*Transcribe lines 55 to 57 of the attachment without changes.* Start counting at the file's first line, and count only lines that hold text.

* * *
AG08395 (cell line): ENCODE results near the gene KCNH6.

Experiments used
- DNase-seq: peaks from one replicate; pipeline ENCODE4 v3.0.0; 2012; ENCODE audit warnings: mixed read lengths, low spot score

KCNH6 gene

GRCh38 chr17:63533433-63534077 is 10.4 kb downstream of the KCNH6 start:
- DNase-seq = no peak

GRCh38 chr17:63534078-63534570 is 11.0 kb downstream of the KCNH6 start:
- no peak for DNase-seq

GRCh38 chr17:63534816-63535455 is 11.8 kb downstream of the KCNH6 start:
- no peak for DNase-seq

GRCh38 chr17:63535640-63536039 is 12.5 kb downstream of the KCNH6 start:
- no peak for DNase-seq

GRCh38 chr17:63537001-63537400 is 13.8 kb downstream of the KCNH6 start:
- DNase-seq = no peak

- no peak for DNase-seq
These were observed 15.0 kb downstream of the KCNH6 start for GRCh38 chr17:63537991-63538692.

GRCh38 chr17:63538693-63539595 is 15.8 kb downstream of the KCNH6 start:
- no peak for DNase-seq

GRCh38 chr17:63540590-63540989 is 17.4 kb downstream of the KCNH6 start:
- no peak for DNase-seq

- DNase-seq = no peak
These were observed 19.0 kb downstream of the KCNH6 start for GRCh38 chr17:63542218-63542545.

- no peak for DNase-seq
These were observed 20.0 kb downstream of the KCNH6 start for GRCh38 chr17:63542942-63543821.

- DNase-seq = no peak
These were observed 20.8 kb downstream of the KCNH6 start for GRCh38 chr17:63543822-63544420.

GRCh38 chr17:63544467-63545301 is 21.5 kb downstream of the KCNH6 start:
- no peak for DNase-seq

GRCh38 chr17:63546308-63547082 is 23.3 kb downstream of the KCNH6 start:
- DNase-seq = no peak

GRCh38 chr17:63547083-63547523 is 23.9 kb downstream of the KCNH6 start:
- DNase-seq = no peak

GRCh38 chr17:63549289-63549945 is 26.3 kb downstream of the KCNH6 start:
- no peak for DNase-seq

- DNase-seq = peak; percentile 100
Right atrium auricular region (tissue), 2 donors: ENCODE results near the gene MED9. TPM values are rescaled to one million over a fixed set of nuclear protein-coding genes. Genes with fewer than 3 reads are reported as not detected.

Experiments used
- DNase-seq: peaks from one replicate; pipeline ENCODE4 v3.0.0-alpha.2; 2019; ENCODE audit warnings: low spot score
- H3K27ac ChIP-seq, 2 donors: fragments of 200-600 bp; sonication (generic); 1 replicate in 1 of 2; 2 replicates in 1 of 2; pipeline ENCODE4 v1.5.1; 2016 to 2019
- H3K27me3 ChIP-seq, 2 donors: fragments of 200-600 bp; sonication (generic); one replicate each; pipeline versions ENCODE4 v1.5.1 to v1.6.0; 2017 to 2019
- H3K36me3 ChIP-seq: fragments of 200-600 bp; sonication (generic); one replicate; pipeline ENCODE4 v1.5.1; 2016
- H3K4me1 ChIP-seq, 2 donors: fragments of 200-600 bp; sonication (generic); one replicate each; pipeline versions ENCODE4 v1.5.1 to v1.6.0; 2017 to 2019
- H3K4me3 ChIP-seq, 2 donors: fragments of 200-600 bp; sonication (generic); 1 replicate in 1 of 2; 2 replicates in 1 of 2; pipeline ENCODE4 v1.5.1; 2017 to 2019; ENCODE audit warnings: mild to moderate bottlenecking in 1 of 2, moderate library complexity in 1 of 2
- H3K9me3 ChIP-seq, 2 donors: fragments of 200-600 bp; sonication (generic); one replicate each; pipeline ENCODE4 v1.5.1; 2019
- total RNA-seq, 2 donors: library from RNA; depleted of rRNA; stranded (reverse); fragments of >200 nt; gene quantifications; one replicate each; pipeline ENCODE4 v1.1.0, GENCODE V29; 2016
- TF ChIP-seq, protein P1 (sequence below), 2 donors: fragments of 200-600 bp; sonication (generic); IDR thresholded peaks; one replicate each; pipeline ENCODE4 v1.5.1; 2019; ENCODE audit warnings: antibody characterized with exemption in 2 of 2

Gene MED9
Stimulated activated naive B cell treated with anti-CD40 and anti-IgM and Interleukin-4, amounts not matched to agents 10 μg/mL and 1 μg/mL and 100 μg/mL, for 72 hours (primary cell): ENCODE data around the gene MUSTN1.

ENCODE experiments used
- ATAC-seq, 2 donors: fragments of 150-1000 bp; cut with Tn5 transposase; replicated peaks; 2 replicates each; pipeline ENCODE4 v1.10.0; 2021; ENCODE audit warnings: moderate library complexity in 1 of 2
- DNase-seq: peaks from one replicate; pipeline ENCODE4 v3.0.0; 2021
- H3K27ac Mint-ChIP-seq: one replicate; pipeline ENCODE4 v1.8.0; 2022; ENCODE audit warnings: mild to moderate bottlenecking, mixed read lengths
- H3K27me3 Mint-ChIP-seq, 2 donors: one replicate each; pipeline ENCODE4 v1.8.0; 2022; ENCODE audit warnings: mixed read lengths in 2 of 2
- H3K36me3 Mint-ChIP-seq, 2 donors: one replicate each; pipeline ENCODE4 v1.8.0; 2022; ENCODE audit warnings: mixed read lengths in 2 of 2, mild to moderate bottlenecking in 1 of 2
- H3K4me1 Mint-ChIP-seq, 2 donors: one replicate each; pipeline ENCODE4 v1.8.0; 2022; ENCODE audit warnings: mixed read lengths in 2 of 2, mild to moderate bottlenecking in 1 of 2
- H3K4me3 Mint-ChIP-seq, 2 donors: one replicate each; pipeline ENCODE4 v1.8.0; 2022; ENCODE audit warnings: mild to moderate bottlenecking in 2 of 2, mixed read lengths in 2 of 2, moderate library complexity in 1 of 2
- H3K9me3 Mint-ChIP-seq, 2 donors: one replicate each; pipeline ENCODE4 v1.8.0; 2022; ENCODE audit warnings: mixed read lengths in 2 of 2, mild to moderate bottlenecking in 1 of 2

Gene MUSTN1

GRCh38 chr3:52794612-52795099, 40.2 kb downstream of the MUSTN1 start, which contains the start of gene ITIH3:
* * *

- H3K4me1 Mint-ChIP-seq, 2 donors: one replicate each; pipeline ENCODE4 v1.8.0; 2022; ENCODE audit warnings: mixed read lengths in 2 of 2, mild to moderate bottlenecking in 1 of 2
- H3K4me3 Mint-ChIP-seq, 2 donors: one replicate each; pipeline ENCODE4 v1.8.0; 2022; ENCODE audit warnings: mild to moderate bottlenecking in 2 of 2, mixed read lengths in 2 of 2, moderate library complexity in 1 of 2
- H3K9me3 Mint-ChIP-seq, 2 donors: one replicate each; pipeline ENCODE4 v1.8.0; 2022; ENCODE audit warnings: mixed read lengths in 2 of 2, mild to moderate bottlenecking in 1 of 2